of Richmond, Virginia, which would eventually play a major role in sheet music cover art. Publishers would contract these companies to print and often design artwork to their specifications, and then the publisher would complete the process of adding text advertisements and the music plates in their own facilities. As this became somewhat of a corporate effort by the early twentieth century, many fine artists who were also "company men" had their efforts live on while their names slipped into obscurity as their work was often not signed. Aside from sheet music and advertising, some of the most colorful lithographs ever produced appeared on highly collectible cigar boxes.
Later lithographic advances in from the late nineteenth on led to photographic lithography processes and offset printing. They still use the same basic principles as stone lithography, but the amount of effort was reduced while the speed and quantity of output was proportionately increased. But for fine artworks, limited edition stone lithographs are still preferred as they present the best color vibrancy and finest detail for large prints. Many of the best sheet music covers from the 1890s through the 1920s reflect this very fact as they retain those qualities a century or more after their creation.
Ben Hur races Masala on the colorful cover of this early E.T. Paull composition.It was inevitable
that sheet music, a product printed on paper with a need for self-advertising, would meet up with both lithography and commercial artists. While custom-designed art started appearing with more frequency on covers of the 1880s, color art a bit less frequently, there is one composer/publisher who is acknowledged as the composer and publisher of music with some of the most eye-catching cover art ever printed. Edward Taylor Paull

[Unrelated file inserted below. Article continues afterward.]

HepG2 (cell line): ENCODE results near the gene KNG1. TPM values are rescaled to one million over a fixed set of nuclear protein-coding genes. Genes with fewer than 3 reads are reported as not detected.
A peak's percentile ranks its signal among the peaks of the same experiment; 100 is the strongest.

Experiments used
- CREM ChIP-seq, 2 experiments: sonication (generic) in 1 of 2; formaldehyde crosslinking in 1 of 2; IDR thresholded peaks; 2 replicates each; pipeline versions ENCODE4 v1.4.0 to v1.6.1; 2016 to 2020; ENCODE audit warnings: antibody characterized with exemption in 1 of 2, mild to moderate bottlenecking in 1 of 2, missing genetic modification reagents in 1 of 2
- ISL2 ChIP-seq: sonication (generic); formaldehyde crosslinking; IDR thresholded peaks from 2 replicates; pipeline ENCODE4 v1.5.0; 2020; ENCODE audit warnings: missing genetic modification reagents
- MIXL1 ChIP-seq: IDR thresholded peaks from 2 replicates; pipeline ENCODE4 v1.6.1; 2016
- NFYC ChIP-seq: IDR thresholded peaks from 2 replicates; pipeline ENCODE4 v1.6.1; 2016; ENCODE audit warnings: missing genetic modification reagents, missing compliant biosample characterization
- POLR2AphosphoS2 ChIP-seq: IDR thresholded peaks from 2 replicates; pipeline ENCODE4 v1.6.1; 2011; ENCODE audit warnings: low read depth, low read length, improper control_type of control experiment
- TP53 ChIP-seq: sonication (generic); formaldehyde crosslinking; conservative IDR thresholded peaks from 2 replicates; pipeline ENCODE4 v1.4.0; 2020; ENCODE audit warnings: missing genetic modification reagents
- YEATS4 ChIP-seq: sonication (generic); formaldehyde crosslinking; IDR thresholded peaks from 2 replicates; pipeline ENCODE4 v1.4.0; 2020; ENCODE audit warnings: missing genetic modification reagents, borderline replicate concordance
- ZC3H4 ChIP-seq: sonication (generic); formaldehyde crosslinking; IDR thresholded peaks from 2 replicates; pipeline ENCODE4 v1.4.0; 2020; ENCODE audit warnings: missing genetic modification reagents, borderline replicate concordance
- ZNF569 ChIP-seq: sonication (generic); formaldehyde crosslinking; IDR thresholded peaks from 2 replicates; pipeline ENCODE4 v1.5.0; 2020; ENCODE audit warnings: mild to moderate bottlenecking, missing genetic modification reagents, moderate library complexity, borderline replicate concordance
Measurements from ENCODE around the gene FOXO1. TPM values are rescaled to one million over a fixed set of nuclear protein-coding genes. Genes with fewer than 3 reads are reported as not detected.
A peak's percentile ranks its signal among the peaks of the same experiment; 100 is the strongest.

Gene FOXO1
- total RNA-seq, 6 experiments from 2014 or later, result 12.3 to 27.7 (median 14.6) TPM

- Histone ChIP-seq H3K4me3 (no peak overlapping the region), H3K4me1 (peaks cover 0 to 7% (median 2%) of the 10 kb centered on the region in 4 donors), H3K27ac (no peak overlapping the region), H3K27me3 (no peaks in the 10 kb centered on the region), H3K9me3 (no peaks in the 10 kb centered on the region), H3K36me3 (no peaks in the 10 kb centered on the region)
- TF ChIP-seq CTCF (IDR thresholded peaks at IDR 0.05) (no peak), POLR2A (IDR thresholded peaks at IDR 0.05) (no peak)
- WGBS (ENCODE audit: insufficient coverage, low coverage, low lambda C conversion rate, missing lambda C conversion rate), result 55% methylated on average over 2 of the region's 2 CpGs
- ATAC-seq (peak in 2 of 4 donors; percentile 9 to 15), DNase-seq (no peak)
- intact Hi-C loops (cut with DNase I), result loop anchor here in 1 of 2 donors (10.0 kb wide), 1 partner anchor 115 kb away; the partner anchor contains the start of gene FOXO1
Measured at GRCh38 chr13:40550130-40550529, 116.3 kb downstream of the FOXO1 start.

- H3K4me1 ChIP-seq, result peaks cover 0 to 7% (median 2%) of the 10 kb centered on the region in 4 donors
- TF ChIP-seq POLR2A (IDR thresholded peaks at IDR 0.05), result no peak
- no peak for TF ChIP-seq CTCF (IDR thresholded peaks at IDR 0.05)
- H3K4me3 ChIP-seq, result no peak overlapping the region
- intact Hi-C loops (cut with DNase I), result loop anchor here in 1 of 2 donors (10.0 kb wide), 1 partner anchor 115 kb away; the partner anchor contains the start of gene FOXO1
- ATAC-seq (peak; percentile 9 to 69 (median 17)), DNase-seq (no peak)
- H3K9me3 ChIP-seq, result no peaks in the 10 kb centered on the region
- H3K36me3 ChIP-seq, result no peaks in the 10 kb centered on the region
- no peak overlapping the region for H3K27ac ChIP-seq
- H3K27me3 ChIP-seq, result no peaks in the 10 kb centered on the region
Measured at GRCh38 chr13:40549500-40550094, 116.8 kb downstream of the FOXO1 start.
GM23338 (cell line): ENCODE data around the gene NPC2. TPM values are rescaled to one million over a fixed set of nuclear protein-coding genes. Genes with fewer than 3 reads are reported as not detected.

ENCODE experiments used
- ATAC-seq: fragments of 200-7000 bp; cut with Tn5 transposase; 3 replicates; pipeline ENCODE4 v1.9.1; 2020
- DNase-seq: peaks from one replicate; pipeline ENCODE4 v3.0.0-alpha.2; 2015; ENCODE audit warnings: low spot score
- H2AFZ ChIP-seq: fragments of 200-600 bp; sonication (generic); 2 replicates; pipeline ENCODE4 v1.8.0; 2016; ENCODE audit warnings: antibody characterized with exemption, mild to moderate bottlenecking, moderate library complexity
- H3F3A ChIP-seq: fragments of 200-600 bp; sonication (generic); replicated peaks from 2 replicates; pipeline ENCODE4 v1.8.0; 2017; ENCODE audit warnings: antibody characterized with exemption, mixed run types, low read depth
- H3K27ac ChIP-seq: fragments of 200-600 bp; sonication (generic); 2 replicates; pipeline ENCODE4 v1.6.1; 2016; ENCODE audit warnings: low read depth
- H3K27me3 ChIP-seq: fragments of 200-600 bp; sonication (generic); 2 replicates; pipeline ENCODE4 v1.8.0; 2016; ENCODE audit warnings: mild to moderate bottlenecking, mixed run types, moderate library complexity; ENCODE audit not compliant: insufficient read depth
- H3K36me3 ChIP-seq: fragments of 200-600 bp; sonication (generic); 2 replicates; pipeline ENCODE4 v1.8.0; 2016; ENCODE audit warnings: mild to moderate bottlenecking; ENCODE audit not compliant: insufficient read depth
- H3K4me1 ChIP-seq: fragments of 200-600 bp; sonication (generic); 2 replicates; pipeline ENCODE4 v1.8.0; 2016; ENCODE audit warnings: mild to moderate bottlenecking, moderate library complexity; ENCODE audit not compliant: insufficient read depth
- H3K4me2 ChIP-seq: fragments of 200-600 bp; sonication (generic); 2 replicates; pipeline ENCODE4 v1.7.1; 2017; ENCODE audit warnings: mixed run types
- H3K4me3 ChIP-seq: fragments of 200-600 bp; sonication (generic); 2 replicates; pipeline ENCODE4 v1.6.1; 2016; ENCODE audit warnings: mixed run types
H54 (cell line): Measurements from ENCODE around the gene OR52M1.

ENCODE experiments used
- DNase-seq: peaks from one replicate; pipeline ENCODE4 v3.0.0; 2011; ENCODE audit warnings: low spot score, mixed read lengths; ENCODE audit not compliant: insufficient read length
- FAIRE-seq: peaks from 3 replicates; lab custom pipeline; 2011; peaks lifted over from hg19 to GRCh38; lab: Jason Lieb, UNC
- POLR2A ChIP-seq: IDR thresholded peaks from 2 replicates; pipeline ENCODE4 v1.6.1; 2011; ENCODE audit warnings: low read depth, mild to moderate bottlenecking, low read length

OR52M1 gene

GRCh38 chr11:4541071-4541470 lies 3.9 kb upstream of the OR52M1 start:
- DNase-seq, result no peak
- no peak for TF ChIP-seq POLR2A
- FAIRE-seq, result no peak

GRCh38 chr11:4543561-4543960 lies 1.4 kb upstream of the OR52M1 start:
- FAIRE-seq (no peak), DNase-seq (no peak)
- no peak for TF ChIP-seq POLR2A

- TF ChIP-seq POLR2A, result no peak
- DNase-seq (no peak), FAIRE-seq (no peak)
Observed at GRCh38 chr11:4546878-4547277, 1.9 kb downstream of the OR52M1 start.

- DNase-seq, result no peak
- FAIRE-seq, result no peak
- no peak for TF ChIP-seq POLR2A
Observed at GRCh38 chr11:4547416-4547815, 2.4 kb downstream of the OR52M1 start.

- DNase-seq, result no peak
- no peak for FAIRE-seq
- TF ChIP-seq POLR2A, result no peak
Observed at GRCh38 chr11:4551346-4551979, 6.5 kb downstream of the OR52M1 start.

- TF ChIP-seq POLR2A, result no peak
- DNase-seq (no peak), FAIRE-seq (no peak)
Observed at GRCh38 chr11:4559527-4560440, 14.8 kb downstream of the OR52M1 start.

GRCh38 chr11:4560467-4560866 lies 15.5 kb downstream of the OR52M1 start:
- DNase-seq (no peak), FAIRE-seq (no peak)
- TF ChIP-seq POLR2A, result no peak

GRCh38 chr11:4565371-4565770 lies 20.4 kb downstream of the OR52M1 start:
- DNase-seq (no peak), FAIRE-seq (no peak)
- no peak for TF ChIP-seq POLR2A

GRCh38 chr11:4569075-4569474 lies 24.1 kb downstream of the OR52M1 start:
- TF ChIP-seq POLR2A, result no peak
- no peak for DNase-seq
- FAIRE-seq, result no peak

(1857-1924) had earlier failed in a piano and organ business in his native Virginia, but by 1890 had established himself as manager of a similar business in Richmond. Paull had some compositional skills and had published a couple of songs by 1893. Likely inspired by the recently published novel Ben Hur - A Tale of the Christ
by General Lew Wallace
, he composed a descriptive piano march depicting what remains as one of the most exciting chapters of the story, the chariot race. Not content to let the composition stand simply on its own merit, he took the extra step of commissioning a colorful lithograph for the cover from A. Hoen & Company
in Richmond. Thus it was that The Chariot Race
or Ben Hur March
was released by the Richmond Music Company, launching a series of more than 200 pieces with instantly collectible artwork advertising its presence. Both the topic and the cover appealed to the music-buying public and this piece remained in the Paull catalog through many company moves and varying incarnations of the Paull logo at the bottom. The success of Ben Hur
led to a number of other marches in a similar vein, the most famous of them being The Burning of Rome
in 1903, many with even more impressive covers. Most of them were produced with a four color process on high quality paper, and the images are still vibrant a century or more later.
Paul Revere makes his fabled midnight ride on a typical E.T. Paull cover.